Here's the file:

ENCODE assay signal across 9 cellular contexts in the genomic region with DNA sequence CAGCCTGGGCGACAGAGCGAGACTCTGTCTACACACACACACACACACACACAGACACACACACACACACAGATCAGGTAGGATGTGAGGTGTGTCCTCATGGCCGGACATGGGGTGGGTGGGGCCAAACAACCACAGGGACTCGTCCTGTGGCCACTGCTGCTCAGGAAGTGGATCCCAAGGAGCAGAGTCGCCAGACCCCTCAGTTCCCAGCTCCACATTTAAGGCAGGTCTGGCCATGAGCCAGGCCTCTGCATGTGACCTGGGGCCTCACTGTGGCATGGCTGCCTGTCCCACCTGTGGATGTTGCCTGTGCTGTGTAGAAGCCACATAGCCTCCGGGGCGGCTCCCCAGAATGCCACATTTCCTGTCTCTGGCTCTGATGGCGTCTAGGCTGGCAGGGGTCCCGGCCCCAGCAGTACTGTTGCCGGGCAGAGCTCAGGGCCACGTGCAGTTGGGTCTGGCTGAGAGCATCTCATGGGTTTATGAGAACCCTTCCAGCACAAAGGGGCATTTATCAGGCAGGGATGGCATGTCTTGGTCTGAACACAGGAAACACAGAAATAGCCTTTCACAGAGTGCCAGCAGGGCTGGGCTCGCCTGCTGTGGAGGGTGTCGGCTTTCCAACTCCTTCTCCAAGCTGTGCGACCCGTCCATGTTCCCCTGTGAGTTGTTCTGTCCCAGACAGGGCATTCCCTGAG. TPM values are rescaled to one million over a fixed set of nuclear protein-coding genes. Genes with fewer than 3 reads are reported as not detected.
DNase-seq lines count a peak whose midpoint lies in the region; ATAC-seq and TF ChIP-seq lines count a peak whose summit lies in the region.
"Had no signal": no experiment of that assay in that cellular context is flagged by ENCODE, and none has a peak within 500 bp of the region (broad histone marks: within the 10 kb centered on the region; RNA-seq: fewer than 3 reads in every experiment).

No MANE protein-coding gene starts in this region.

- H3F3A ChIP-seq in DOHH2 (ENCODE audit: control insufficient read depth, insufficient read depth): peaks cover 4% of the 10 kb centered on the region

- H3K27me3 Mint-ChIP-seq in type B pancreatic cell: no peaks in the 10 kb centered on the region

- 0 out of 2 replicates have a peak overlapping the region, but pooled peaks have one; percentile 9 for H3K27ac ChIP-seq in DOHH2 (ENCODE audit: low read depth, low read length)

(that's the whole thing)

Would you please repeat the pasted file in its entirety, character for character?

ENCODE assay signal across 9 cellular contexts in the genomic region with DNA sequence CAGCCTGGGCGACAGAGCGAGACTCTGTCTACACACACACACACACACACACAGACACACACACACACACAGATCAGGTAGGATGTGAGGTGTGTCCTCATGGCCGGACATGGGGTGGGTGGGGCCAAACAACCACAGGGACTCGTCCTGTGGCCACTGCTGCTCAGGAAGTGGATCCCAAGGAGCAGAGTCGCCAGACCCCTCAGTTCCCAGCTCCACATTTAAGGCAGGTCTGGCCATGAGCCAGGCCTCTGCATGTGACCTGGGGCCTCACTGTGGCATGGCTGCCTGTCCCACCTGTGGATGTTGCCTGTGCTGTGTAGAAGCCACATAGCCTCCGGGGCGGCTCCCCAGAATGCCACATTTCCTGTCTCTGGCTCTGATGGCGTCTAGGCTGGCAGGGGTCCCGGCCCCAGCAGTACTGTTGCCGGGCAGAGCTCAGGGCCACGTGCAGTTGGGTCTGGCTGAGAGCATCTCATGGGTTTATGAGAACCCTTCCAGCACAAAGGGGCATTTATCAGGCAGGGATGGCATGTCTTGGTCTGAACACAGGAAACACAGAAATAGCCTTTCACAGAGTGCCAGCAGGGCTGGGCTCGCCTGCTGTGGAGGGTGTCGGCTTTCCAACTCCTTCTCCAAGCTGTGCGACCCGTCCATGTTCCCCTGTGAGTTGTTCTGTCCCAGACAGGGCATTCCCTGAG. TPM values are rescaled to one million over a fixed set of nuclear protein-coding genes. Genes with fewer than 3 reads are reported as not detected.
DNase-seq lines count a peak whose midpoint lies in the region; ATAC-seq and TF ChIP-seq lines count a peak whose summit lies in the region.
"Had no signal": no experiment of that assay in that cellular context is flagged by ENCODE, and none has a peak within 500 bp of the region (broad histone marks: within the 10 kb centered on the region; RNA-seq: fewer than 3 reads in every experiment).

No MANE protein-coding gene starts in this region.

- H3F3A ChIP-seq in DOHH2 (ENCODE audit: control insufficient read depth, insufficient read depth): peaks cover 4% of the 10 kb centered on the region

- H3K27me3 Mint-ChIP-seq in type B pancreatic cell: no peaks in the 10 kb centered on the region

- 0 out of 2 replicates have a peak overlapping the region, but pooled peaks have one; percentile 9 for H3K27ac ChIP-seq in DOHH2 (ENCODE audit: low read depth, low read length)